You might say it has not been much of a month for the human race. I might myself contend that signs of life float on the flooded streets of Houston, Texas. People are acting the way people used to act, back before we were all required, seemingly, to stake out a political position and hate those dumb enough not to share it with us.
People, in short, have been helping each other out. The reason used to be called "fellow feeling," the attitude of sympathy or empathy: the dropping of a tear, the extension of a hand to another in need of it. The embedded attitudes of the human race are on display in Houston, unmarred, mostly, by the garish brand of politics we take for normal in the early 21st century.
The Dallas Morning News tells of a pickup driver with "a boat and supplies and a determination to help. It was a scene that played out across the Houston area Sunday, as residents using boats, rafts and anything else that floated turned into rescuers." The driver in question had covered 75 miles to see what he could do. He said, according to the Dallas Morning News, "he wanted to help because people gave him a hand when he experienced a hard time earlier in his life." It was payback time.
Whether in payback mode or merely acting under a generalized sense of obligation, volunteer rescuers poured, so to speak, into Houston streets, looking for challenges they quickly found. It was a little like Dunkirk during World War II—the miraculous and deservedly legendary rescue of trapped British and French soldiers from a French beach by civilian craft of every description: large, small, tiny, minuscule, the rescuers drawn to the task by a remarkable sense of duty. Their country's soldiers, plus allies, were in peril. That was it: the whole rationale for setting out in defiance of German air power. The whole prospect was as uncertain as it was dangerous. And yet it worked.
Three hundred thousand soldiers escaped, in large measure due to the totally unofficial yet relentlessly willing—and efficient—help from British civilians. One of 2017's major movies, still making the theater rounds, tells the story grippingly, unsentimentally and, one might add, humanly.
The human animal is a funny animal: brave, cowardly, argumentative, placid, concerned, indifferent—often all at the same time. The human animal requires no artificial stimulus, no Twitter bursts. A sense of right, a sense of wrong, a sense of must, a sense of mustn't—this is what guides, directs and steers. It is called, for lack of a better phrase, the natural law: the law written on the heart, unrepealable by circumstances, for all the distractions and rabbit trails down which events and mundane concerns may lead it.
A sense has been growing in latter times, fed by media frenzies (witness the coverage of Charlottesville), that something has gone badly wrong with our natures; that we are not the same as we once were. Rather than care for others and their concerns, we call them names or punch them out. No compromise on issues! "Shut up," we cry. "You're wrong! We're right!"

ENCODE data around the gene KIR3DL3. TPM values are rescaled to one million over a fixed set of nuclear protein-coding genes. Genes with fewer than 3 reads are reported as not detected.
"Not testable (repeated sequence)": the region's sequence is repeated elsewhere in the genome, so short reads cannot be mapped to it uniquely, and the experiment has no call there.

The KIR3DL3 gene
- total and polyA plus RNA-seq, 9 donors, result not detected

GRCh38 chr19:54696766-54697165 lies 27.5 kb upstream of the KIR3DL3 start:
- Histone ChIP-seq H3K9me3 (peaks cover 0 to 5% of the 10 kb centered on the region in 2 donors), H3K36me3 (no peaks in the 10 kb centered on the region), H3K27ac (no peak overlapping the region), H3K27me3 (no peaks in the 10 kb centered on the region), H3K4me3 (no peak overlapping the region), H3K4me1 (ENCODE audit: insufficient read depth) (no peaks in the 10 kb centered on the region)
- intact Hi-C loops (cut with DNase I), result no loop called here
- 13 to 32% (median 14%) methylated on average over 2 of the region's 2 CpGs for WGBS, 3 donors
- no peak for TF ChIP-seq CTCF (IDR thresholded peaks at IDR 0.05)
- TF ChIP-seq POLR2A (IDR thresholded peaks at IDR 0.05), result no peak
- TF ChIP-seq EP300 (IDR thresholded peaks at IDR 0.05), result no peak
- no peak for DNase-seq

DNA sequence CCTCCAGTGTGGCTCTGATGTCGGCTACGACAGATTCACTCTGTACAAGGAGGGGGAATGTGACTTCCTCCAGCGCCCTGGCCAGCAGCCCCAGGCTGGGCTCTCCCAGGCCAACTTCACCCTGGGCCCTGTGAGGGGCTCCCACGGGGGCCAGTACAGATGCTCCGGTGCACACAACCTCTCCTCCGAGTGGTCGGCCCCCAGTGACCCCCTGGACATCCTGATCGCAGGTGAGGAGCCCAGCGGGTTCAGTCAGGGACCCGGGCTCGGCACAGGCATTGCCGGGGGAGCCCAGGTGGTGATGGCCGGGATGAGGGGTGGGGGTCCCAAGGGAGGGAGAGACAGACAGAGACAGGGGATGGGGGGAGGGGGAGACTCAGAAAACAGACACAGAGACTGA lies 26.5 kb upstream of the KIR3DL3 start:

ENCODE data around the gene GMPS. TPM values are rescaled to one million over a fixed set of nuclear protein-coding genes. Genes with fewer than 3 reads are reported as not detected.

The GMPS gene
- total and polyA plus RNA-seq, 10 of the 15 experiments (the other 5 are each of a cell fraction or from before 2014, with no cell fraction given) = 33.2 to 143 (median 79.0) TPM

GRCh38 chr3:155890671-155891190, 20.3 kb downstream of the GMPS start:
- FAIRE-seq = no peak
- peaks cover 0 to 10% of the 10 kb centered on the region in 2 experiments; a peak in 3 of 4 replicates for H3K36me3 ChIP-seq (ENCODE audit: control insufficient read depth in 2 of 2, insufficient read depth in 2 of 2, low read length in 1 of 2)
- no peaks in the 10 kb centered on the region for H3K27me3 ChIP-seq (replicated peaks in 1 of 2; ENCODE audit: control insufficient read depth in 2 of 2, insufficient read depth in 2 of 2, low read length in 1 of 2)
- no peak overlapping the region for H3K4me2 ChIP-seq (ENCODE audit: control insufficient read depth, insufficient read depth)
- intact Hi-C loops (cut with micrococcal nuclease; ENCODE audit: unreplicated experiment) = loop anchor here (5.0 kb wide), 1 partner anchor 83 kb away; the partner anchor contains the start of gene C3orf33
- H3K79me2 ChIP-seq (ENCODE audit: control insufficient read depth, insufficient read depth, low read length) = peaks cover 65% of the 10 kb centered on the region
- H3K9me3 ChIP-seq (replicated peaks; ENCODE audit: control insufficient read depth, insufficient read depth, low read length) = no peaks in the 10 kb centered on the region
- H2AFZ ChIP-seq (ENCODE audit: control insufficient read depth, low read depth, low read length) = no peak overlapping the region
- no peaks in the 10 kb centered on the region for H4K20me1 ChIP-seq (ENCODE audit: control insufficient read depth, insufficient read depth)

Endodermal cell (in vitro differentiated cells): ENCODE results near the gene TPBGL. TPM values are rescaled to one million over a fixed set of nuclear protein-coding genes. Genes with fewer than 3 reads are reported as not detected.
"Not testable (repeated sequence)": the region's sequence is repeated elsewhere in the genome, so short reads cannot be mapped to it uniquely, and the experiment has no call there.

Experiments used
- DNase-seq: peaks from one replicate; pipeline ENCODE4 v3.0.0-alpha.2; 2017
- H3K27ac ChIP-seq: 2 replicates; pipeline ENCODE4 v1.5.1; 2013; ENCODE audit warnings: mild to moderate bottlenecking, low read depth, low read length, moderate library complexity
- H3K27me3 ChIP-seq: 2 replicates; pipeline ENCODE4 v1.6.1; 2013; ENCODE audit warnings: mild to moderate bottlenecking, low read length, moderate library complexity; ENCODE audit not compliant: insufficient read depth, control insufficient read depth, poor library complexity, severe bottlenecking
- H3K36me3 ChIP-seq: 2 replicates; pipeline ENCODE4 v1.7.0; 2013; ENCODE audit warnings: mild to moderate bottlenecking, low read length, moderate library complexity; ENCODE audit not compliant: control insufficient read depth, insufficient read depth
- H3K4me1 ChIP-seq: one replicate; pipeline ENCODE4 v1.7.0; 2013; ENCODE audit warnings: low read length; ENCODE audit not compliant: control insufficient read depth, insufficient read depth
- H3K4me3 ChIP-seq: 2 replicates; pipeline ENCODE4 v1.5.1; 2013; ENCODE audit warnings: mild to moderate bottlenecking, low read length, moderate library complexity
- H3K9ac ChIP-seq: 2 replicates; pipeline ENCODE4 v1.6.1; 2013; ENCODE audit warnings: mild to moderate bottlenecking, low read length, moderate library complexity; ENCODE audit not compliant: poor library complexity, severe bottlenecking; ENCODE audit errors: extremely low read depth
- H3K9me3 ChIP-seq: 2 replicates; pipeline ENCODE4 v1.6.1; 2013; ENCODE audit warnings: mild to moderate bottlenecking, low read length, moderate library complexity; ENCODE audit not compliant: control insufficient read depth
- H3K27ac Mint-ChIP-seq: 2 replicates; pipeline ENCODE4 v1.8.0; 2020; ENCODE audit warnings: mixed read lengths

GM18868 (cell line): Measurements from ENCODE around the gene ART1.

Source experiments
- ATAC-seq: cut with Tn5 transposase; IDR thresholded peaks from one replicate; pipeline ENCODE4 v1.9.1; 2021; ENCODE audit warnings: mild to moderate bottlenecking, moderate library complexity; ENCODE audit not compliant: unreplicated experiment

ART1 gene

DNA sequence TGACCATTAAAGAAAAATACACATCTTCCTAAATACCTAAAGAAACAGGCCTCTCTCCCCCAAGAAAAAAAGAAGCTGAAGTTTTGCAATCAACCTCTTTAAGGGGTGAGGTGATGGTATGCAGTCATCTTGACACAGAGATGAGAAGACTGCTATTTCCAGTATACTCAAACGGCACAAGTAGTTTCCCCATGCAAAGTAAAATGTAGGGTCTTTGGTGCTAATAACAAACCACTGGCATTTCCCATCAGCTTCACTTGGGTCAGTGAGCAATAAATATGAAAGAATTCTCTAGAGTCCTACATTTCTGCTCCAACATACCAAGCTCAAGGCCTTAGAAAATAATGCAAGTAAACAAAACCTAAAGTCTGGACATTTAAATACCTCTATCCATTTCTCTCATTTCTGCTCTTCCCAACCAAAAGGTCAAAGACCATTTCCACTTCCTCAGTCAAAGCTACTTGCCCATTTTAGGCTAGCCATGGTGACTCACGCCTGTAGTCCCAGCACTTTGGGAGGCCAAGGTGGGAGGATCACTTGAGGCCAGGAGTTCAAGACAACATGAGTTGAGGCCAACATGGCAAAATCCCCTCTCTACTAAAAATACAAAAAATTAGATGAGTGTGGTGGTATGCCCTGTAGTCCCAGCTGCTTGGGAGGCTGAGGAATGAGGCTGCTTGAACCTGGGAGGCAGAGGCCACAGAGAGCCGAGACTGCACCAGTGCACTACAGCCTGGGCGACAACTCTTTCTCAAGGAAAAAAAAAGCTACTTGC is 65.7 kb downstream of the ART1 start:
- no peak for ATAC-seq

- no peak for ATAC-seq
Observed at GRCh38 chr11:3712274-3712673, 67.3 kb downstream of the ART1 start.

To this unedifying pass, our fascination with politics—meaning our fascination with power over others—has brought us. We find nothing good to say of those who glare at us across the political divide. Which is why we cry "shut up" in the first place.
I have just the sense that my fellow Texans, in their boats, large or small, plying the streets of Houston, administer no political tests, demand no factional oaths of loyalty; they are too human for that, my sense of the matter tells me.
No one is better off for the horrors of Houston, Texas, in August 2017, least of all the people of Houston. These same people do us anyway an unexpected service: They remind us of what counts in life—which is not, if I am right, identical to what the loudest screamers think it is. It is something finer in the end—something we may not have lost, despite all our justified fears and apprehensions.
William Murchison's latest book is The Cost of Liberty: The Life of John Dickinson. To find out more about William Murchison, and to see features by other Creators Syndicate writers and cartoonists, visit the Creators Syndicate website at www.creators.com.
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William Murchison is a corresponding editor of Chronicles and the author of The Cost of Liberty: The Life of John Dickinson (ISI) and Mortal Follies: Episcopalians and the Crisis of Mainline Christianity. William Murchison, syndicated columnist and longtime commentator on religious, cultural, and political affairs, has contributed to many national publications, including the Wall Street Journal, National Review, The Weekly Standard, and First Things.